Thursday 25 April 2024

Abdulla bin Damithan

Gulf businesses eye 'double-digit exports growth' in 2024

DUBAI, February 22, 2024

Despite escalating geopolitical tensions, executives from the UAE and Saudi Arabia expect double-digit growth in exports in 2024 and are deploying innovation and technology to counter supply chain challenges.
This is according to new research commissioned by DP World and led by Economist Impact. 
The annual Trade in Transition study, commissioned by DP World and led by Economist Impact, captures the perspectives of trade experts and senior executives globally. 
Radical transformation
The study finds that as the UAE and Saudi Arabia undergo radical transformation to move away from fossil fuels, companies are focussed on diversifying networks and growing exports in new markets in 2024. They want to make their networks more varied, selling more products in new markets. 33% of business leaders believe that expanding operations in new markets will be the primary growth driver of exports for both economies.
This helps companies deal with problems, lower risks and make it faster to start selling in a new place. About 57% of companies believe they will sell 10% more or even higher in 2024. Also, 40% of companies think they will buy 10% more or even higher.
This growth comes from selling things to India, GCC and Egypt. In response to geopolitical events, companies are deeply considering risks in their supply chains. They are using new technologies like robots and automation, and they are also changing how they manage their supply chains using smart strategies such as friendshoring and dual resourcing.   
2023 was a pivotal year in supply chain innovation
The global survey found technologies that improve supply chain efficacy and resilience to be the main source of optimism for almost a third of business leaders when asked to assess the future of global trade. Other key highlights of the Trade in Transition study include:
Widespread adoption of AI: Companies are taking advantage of AI to reduce trade costs, enable better resources, supply chain planning and reduce disruptions. Almost a third (30%) are using AI to forecast demand and 33% to optimise inventory levels. 
Future technologies: In the coming year, businesses plan to incorporate advanced automation (35%), augmented or virtual reality (31%), 3D printing and blockchain technology (26% and 20% respectively) to enhance efficiency, traceability, security and data protection. This builds on technological advancements made last year, with nearly half of the surveyed businesses using AI, big-data analytics and predictive analytics for the first time in 2023, enabling real-time insights and disruption forecasting and 36% using blockchain for the first time.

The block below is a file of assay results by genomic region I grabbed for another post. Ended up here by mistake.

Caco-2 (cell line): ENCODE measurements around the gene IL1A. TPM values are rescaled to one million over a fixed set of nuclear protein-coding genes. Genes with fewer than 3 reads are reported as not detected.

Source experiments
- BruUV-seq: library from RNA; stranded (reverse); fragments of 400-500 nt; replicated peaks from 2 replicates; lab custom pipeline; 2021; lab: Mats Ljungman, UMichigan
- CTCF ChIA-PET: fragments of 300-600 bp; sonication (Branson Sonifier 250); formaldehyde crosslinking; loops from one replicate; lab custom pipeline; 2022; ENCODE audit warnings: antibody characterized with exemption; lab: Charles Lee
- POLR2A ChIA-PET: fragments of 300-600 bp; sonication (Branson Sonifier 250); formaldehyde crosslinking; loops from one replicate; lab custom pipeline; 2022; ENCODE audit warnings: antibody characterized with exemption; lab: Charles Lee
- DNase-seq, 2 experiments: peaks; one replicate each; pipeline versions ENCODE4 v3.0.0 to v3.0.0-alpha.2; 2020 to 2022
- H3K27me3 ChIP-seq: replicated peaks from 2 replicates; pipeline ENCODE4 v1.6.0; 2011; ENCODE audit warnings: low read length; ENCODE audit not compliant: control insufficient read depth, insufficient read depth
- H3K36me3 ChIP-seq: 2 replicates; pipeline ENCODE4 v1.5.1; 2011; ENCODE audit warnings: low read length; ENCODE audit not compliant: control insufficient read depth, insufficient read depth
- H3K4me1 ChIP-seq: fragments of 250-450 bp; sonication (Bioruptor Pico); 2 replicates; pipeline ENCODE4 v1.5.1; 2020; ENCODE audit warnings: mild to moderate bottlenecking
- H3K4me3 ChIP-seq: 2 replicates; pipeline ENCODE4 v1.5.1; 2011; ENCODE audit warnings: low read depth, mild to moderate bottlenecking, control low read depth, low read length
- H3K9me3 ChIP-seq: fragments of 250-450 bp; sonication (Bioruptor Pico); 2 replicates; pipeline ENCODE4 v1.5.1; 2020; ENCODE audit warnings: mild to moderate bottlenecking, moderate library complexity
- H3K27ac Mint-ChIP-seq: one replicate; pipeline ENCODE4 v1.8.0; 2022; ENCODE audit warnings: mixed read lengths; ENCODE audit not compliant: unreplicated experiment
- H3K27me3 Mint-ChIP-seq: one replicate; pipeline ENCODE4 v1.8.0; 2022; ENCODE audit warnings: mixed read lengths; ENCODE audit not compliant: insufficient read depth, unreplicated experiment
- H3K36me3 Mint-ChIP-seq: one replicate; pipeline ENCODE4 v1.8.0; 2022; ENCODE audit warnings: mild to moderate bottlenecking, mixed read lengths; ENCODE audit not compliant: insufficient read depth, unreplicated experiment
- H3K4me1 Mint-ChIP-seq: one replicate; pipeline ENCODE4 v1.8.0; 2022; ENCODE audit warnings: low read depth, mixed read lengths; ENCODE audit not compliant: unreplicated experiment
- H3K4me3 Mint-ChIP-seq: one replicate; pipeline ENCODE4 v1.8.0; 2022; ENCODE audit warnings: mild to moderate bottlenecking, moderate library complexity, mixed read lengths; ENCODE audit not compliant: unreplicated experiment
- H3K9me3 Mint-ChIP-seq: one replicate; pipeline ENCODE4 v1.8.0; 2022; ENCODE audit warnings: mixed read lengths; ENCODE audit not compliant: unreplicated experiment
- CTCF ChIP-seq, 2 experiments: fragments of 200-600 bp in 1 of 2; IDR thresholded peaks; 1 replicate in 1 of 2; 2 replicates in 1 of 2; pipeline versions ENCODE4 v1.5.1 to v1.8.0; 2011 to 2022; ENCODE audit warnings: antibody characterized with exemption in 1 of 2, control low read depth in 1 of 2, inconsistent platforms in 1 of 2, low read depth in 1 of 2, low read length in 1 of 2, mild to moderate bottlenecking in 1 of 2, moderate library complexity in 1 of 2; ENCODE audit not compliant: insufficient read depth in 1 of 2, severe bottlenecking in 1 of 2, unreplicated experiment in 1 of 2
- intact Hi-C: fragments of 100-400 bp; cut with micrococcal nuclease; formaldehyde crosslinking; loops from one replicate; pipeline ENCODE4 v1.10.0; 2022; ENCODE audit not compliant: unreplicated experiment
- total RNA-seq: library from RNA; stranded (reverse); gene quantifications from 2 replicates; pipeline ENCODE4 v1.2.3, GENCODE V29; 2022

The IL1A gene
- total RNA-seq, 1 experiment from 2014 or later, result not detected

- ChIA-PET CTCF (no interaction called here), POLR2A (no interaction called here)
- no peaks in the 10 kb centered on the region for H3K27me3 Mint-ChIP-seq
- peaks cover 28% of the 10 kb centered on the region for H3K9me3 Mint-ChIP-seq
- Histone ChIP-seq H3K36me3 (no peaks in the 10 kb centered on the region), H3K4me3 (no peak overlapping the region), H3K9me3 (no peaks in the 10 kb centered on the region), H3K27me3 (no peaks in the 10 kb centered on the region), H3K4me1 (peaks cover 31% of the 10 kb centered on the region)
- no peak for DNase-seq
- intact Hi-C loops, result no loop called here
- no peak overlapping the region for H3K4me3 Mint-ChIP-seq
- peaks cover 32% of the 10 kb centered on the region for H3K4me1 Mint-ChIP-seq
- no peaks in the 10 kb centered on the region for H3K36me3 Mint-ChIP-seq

Strategic supply chain adaptation: Businesses are strategically navigating heightened geopolitical risk by employing friendshoring (44%, compared to 36% globally), establishing parallel supply chains (35%) and expanding into neutral markets (28%). These trends are driven by a desire to lower transport costs and reduce supply chain disruptions.
Consolidation trend: A quarter of businesses are opting for fewer suppliers. This trend towards consolidation is driven by a desire to reduce supply disruptions, even as businesses grapple with the trade-offs between diversification and control, and risk management.  Diversification remains the most popular approach to geographical reconfiguration, with 43% of companies using it to build resilient supply chains. Creating dual/parallel supply chains to boost resilience and align with a more regionalised approach to supply chains is cited by 34% of executives as the most effective strategy for reducing overall trade and supply chain costs.
Trade hurdles in 2024: Businesses face significant challenges in exporting and importing due to uncertainties surrounding tariffs, with 26% (compared to 20% globally) expressing apprehension regarding exports and 18% concerning imports. Other challenges include increased inflation and economic uncertainty, leading to higher input costs (25%), and political instability in key source markets (22%). 
Prioritising resilience: Despite increased costs, businesses are maintaining substantial extra inventory in the face of current geopolitical uncertainties, with 45% of executives incorporating a 1-3 month buffer times into their supply chains – the highest among all regions surveyed.  
Abdulla bin Damithan, CEO and Managing Director at DP World GCC said: “As we navigate the evolving geopolitical and economic landscape in 2024, companies are aligning their strategies with initiatives like Dubai’s D33 and Saudi Arabia’s Vision 2030 to tap into new markets and boost opportunities in trade. Our research underscores the critical role of technology in strengthening supply chains and anticipating disruptions. Embracing emerging technologies is not only about overcoming challenges; it’s about resilience, adaptability and a firm commitment to a future where innovation drives success.”--TradeArabia News Service


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